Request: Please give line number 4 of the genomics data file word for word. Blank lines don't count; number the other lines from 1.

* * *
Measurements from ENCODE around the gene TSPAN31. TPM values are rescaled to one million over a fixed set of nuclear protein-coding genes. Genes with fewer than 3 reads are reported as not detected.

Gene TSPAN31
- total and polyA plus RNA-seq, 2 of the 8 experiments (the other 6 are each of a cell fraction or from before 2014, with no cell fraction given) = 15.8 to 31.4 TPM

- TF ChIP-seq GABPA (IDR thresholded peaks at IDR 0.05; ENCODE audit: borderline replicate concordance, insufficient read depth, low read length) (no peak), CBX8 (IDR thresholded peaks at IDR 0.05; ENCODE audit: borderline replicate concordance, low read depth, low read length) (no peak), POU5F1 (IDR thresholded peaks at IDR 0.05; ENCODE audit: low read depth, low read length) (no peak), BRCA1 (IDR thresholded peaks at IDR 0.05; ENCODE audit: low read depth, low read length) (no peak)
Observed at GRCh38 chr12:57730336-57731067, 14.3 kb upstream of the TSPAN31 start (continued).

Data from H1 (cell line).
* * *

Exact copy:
- TF ChIP-seq GABPA (IDR thresholded peaks at IDR 0.05; ENCODE audit: borderline replicate concordance, insufficient read depth, low read length) (no peak), CBX8 (IDR thresholded peaks at IDR 0.05; ENCODE audit: borderline replicate concordance, low read depth, low read length) (no peak), POU5F1 (IDR thresholded peaks at IDR 0.05; ENCODE audit: low read depth, low read length) (no peak), BRCA1 (IDR thresholded peaks at IDR 0.05; ENCODE audit: low read depth, low read length) (no peak)